Charge 4 on the other hand charges via the USB port. This means that you can charge Charge 4 with a mobile power bank when you go camping.
The Xtreme 2’s AC adapter sounds like something from way back. It has a micro USB port, but that’s just for servicing.
Both the JBL Charge 4 and Xtreme 2 have an IPX7 rating. This means that they can survive inside water for up to 30 minutes, without taking any water-related damage.
There’s a caution to this though – you must make sure that the back panels are well covered. If they’re not, water can seep in and damage the input ports.
You’re probably wondering where the difference is. It’s in the microphone function. Charge 4 does not have a mic, so you can’t receive calls with it and it cannot receive voice commands. With Xtreme 2, you can do both.
Verdict: Here, I’ll go for the Xtreme 2. The speakerphone option is enough to pick my choice. However, if you don’t intend to use your Bluetooth speaker to receive calls, Charge 4 may prove more efficient, because it has more modern features.
Sound quality and performance
Some good news for bassheads here!! The Xtreme 2 sound is more focused on pumping more bass. Hip hop, EDM, Grime, and other bass-heavy music lovers would love this bass response.
However, though the bass is loud and punchy, it doesn’t reach deep enough to give you sub-bass. You can’t have that with a speaker this small.
Charge 4 has a similar bass response – bold and punchy. Xtreme 2 bass should be about 5Hz deeper, but you won’t really notice this difference by ear.
In the mid frequencies, there’s a slight dip. This makes some elements in your music less audible – like quieter guitars or strings.
This means classical music might be missing some detail. The upside here is that there’s no harshness in the upper mids.
Music with shouting vocals and loud guitars can sound pleasant without hurting your ears. Again, the sound here is similar to Charge 4. It’s hard to tell the difference if you can’t see where the sound is coming from.
The highs are bright and bold, but not harsh. For a speaker this loud, you would half expect some screeches when you turn up the Xtreme 2 or Charge 4. Instead, the sound stays just like it sounds at lower volumes.
One other similarity in the sounds – both speakers do not give 360-degree sound. This means that if you’re behind the speaker you won’t hear the best sound. You’ll feel the weight of the bass though.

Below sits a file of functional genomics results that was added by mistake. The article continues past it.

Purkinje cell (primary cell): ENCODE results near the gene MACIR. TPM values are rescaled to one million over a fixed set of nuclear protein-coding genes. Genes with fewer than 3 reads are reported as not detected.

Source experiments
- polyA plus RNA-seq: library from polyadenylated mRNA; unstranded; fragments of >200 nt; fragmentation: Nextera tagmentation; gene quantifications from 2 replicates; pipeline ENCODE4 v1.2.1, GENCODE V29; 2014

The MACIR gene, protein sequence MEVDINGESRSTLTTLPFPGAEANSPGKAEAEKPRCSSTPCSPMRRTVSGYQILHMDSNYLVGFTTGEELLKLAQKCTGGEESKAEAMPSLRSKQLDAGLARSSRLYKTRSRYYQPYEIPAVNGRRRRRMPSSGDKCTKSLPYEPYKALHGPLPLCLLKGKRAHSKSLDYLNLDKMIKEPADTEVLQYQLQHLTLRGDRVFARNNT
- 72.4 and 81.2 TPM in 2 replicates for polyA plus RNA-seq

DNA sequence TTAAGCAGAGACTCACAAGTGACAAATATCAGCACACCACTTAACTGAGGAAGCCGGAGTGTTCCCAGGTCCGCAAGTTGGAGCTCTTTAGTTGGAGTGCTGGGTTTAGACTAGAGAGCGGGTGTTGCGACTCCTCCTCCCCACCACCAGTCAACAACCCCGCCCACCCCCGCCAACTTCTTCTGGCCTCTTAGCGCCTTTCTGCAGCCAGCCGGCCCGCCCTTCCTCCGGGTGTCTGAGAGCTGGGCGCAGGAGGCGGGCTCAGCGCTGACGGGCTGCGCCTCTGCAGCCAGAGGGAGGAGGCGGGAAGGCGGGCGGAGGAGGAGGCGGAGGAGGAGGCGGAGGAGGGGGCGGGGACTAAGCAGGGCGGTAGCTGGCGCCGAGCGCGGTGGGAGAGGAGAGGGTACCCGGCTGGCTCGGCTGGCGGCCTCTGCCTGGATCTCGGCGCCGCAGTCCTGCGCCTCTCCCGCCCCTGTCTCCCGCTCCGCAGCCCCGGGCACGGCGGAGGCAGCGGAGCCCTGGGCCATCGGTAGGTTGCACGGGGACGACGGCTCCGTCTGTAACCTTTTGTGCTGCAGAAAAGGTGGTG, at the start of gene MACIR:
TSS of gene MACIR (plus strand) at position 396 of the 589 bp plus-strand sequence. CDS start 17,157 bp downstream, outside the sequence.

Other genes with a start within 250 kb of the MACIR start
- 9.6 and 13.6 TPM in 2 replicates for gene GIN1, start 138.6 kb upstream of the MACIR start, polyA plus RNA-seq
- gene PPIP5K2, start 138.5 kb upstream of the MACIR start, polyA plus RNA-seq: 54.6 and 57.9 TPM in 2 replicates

Verdict: There’s no difference of note when it comes to sound here. It wouldn’t make any audible difference I chose either of the speakers.
Similarities and differences
- Both speakers have a cylindrical shape, with a rubberized base for standing.
- The Charge 4 and Xtreme 2 have bass radiators on either side to enhance bass response.
- The Bluetooth speakers are both waterproof, with an IPX7 rating; meaning that they can withstand being in the water.
- Both Bluetooth speakers have batteries that can last up to 15 hours.
- The JBL Charge 4 and Xtreme 2 sound-alike – strong bass, slightly reduced mids, and balanced highs.
- While the Charge 4 charges via its USB port, Xtreme 2’s battery is powered via its AC adapter.
- Xtreme 2 has a mic that enables you to receive calls and give voice commands – a feature that’s absent in the Charge 4.
- The difference in their weights is notable, with Xtreme 2 weighing up to 3 times the Charge 4.
While these two speakers are so similar, the few differences are significant.
If you’re hiking, Charge 4 should work much better for you – it’s much lighter.
Also, if you plan to use the speaker outdoors, it will be easier to get a power source for the Charge 4 since it charges via its USB port.
Xtreme 2 will be the speaker for you if it’s important to give voice commands or receive your calls with the speaker.
Hi, I’m Jennifer I’m a passionate singer and an audiophile from Detroit, MI.
I’m on a mission to help music creators to create fine music that help them position uniquely in the saturated music space.